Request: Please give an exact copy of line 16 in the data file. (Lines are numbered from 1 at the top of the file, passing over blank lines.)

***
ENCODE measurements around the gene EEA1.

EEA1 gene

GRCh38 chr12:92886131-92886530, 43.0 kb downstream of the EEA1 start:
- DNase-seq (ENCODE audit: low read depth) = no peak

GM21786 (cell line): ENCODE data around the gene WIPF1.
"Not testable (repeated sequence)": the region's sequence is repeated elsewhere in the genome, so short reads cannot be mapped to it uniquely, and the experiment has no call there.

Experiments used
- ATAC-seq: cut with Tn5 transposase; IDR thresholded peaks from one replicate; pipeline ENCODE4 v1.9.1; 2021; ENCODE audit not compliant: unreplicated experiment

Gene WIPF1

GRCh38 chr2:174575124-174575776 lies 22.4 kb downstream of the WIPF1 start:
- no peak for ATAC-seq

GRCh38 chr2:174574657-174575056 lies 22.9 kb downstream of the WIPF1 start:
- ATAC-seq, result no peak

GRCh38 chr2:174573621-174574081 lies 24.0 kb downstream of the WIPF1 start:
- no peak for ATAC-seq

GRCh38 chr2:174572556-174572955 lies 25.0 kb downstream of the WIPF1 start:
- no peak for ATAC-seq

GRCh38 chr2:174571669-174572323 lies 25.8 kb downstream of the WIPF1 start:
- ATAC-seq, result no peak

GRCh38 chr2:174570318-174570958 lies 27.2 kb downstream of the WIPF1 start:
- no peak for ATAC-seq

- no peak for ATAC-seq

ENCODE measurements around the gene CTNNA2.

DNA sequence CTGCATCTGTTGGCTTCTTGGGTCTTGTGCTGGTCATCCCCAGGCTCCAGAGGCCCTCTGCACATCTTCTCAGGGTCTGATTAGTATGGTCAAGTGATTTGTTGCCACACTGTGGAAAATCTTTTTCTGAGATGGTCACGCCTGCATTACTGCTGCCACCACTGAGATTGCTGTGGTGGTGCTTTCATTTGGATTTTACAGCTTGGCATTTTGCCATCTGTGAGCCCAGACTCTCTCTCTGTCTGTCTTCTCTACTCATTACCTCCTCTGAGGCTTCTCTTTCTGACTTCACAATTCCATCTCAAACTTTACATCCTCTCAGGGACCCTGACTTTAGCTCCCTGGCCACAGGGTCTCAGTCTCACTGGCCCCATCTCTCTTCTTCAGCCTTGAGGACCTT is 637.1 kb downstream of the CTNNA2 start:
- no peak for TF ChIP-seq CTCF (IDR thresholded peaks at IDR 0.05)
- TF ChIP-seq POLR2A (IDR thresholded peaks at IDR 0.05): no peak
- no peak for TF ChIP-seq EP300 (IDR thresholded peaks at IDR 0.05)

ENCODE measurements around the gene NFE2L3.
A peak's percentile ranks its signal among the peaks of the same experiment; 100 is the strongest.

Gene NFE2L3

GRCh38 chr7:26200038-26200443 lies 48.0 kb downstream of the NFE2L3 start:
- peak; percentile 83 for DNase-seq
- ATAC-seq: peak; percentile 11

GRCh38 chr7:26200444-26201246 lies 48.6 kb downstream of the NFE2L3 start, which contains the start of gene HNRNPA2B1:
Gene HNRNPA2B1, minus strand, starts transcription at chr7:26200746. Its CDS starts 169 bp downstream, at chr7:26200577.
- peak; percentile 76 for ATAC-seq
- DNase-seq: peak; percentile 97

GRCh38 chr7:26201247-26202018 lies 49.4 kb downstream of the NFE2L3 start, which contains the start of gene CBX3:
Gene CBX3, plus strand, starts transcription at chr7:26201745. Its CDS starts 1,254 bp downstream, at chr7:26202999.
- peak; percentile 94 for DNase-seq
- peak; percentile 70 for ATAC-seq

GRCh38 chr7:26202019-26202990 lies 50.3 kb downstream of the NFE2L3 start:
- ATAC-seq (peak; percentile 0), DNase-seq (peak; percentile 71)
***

GRCh38 chr2:174572556-174572955 lies 25.0 kb downstream of the WIPF1 start: